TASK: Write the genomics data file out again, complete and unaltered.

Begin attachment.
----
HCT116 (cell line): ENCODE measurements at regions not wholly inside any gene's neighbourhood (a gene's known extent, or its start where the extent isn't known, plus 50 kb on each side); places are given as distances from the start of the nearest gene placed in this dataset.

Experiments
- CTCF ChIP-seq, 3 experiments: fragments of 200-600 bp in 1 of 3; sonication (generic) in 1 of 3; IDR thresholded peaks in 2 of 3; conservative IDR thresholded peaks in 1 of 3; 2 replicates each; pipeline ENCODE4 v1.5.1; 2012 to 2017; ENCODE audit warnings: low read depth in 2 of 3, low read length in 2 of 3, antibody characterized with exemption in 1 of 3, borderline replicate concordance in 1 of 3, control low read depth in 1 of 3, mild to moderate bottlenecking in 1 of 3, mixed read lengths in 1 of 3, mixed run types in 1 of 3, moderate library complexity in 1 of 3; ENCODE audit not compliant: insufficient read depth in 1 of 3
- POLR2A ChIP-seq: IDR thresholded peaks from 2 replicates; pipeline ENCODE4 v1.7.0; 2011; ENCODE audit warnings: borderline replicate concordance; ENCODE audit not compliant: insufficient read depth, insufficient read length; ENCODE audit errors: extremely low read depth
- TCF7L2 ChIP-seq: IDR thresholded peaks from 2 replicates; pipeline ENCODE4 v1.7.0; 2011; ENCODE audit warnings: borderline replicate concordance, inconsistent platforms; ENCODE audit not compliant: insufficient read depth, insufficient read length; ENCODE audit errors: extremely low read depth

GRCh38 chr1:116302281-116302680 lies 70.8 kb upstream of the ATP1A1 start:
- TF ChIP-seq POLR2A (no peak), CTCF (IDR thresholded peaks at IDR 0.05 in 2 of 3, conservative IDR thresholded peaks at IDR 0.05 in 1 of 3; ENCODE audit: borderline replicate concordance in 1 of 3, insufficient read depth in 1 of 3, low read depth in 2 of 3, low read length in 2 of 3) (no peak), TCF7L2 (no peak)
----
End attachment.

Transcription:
HCT116 (cell line): ENCODE measurements at regions not wholly inside any gene's neighbourhood (a gene's known extent, or its start where the extent isn't known, plus 50 kb on each side); places are given as distances from the start of the nearest gene placed in this dataset.

Experiments
- CTCF ChIP-seq, 3 experiments: fragments of 200-600 bp in 1 of 3; sonication (generic) in 1 of 3; IDR thresholded peaks in 2 of 3; conservative IDR thresholded peaks in 1 of 3; 2 replicates each; pipeline ENCODE4 v1.5.1; 2012 to 2017; ENCODE audit warnings: low read depth in 2 of 3, low read length in 2 of 3, antibody characterized with exemption in 1 of 3, borderline replicate concordance in 1 of 3, control low read depth in 1 of 3, mild to moderate bottlenecking in 1 of 3, mixed read lengths in 1 of 3, mixed run types in 1 of 3, moderate library complexity in 1 of 3; ENCODE audit not compliant: insufficient read depth in 1 of 3
- POLR2A ChIP-seq: IDR thresholded peaks from 2 replicates; pipeline ENCODE4 v1.7.0; 2011; ENCODE audit warnings: borderline replicate concordance; ENCODE audit not compliant: insufficient read depth, insufficient read length; ENCODE audit errors: extremely low read depth
- TCF7L2 ChIP-seq: IDR thresholded peaks from 2 replicates; pipeline ENCODE4 v1.7.0; 2011; ENCODE audit warnings: borderline replicate concordance, inconsistent platforms; ENCODE audit not compliant: insufficient read depth, insufficient read length; ENCODE audit errors: extremely low read depth

GRCh38 chr1:116302281-116302680 lies 70.8 kb upstream of the ATP1A1 start:
- TF ChIP-seq POLR2A (no peak), CTCF (IDR thresholded peaks at IDR 0.05 in 2 of 3, conservative IDR thresholded peaks at IDR 0.05 in 1 of 3; ENCODE audit: borderline replicate concordance in 1 of 3, insufficient read depth in 1 of 3, low read depth in 2 of 3, low read length in 2 of 3) (no peak), TCF7L2 (no peak)